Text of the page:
Traveling is always an adventure. Sometimes that adventure begins before you even reach your destination. I enjoy the surprise of the seatmate lottery during the few times a year I fly for vacations. Since I’m traveling with Oregano, I’m guaranteed to have at least one person next to me with whom I have something in common. Over the years, on my non-Oregano side, I’ve had a wide array of seatmates: quiet ones, chatty ones, way too chatty ones and smelly ones. There was even a woman who quietly wept for an entire cross-country flight, but all of these seatmates pale in comparison to a man named Filbert.
Oregano and I were flying home from Florida and arrived at the airport earlier than we anticipated. For a nominal fee, we were given the option to take an earlier flight. The only catch was that the seats were not next to each other; they were the middle seats on each side of the same row. No problem. Once we boarded the plane, we could ask someone if they would mind swapping seats so that we could sit together. If not, oh well, we’d just spent 8 days alone together; three hours separated by two people and an aisle might be a refreshing change.
When we arrived at our designated row, I asked the large, older gentleman who had the aisle seat next to me to move so that I could get into my seat. The loud groan he made upon standing coupled with incessant muttering about how uncomfortable he was made me realize that he would not be a good candidate for the switch. I climbed into my middle seat between him and a young woman. As I reached to buckle my seatbelt, I realized that my big and tall seatmate was taking up more than his fair share of our already cramped personal space. His long legs were spread widely apart instead of directly in front of him. I looked to see what was under the seat in front of him that was preventing his feet from being where they should be. Two black eyes and a mop of white fur stared back at me through the mesh panel of a duffle bag style dog carrier.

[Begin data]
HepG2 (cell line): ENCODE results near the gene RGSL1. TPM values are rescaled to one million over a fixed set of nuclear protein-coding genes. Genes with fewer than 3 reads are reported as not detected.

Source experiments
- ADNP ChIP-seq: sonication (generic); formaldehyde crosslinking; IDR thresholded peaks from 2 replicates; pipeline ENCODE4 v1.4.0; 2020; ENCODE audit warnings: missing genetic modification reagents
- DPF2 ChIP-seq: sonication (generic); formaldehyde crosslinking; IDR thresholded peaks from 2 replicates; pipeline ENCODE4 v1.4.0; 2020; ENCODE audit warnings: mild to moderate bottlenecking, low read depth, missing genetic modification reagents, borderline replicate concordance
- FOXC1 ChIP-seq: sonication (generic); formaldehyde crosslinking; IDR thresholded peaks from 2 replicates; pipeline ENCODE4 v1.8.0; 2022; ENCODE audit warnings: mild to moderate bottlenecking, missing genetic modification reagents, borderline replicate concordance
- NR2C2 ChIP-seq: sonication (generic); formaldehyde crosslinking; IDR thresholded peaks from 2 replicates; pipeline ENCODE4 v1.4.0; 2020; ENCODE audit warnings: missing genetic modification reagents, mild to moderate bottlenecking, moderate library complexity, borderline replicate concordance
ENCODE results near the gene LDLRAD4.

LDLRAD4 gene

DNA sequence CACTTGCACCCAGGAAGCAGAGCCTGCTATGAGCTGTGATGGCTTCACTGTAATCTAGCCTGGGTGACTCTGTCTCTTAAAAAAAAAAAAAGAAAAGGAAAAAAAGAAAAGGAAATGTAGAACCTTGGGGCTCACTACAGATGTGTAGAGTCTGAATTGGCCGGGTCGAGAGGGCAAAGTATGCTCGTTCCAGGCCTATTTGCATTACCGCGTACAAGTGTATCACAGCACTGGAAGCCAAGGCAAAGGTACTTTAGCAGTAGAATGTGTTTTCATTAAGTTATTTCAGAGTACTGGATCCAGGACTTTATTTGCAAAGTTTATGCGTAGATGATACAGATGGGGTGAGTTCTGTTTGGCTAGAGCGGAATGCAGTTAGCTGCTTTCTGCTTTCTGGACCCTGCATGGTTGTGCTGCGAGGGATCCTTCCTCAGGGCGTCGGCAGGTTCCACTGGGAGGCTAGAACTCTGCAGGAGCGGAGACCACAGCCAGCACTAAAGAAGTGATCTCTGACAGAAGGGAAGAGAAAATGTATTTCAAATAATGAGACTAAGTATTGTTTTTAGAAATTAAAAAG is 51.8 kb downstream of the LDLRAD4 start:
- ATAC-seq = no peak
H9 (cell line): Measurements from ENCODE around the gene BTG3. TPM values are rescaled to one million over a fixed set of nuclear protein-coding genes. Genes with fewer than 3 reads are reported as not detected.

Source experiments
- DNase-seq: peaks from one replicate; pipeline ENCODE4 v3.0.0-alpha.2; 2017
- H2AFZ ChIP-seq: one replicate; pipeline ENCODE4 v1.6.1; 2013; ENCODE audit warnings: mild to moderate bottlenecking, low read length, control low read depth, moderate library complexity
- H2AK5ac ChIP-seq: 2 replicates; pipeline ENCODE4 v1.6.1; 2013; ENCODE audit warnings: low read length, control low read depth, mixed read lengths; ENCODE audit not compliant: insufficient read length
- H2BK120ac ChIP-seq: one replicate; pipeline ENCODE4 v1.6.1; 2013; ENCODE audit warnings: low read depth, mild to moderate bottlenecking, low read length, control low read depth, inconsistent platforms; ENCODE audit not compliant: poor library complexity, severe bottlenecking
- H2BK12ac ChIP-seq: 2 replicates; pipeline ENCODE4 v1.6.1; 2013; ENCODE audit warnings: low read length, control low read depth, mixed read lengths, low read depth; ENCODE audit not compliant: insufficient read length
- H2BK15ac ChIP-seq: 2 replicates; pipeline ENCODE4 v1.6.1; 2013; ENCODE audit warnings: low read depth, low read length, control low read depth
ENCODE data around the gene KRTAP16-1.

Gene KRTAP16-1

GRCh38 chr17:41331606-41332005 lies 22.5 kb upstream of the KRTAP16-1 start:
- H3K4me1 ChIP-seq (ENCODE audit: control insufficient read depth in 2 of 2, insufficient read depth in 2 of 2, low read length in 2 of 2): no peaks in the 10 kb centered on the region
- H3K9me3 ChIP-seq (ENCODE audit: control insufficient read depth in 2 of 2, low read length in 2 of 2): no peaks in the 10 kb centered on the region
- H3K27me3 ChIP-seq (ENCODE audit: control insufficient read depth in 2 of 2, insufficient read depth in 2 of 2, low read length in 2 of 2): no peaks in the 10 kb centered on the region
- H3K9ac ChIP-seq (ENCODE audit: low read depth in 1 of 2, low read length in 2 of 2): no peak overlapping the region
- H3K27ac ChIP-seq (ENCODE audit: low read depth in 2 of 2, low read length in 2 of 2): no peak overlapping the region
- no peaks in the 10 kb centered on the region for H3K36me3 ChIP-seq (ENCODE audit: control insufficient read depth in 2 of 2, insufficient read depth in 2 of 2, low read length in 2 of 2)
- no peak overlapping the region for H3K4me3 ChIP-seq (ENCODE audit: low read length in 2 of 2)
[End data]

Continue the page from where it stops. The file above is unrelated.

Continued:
Filbert saw me glancing down at his dog and, without solicitation, loudly said, “The bastard flight attendant made me zip the bag all the way up for take-off.” My crotchety seatmate continued, “The dog flies with me all the time. Once, I flew all the way to California with her on my lap. I know for a fact that there is absolutely no need for my dog to be zipped into the bag. Bastards!”
Just as he was finishing the tale of his dog’s airline experience, a different “bastard flight attendant” walked to our row and asked, “Who has the service dog?”
I looked down our row to see if there were any other dogs sitting among us. I expected to see a German shepherd, Labrador retriever or some other dog of that size, but when I didn’t, my eyes darted to the dog that was so small it fit into a bag that fit neatly under an airline seat. Service dog? This thing was a shih tzu. What kind of service does a tiny shih tzu provide for this not so tiny man who clearly has the use of all of his senses? The “bastard flight attendant’s” inquiry prompted the man to groan dramatically, stand up slowly and announce that he had recently been released from the hospital. As he shuffled through the papers in his vintage, hard-sided suitcase he complained, “It’s ridiculous that I need to show you these papers!”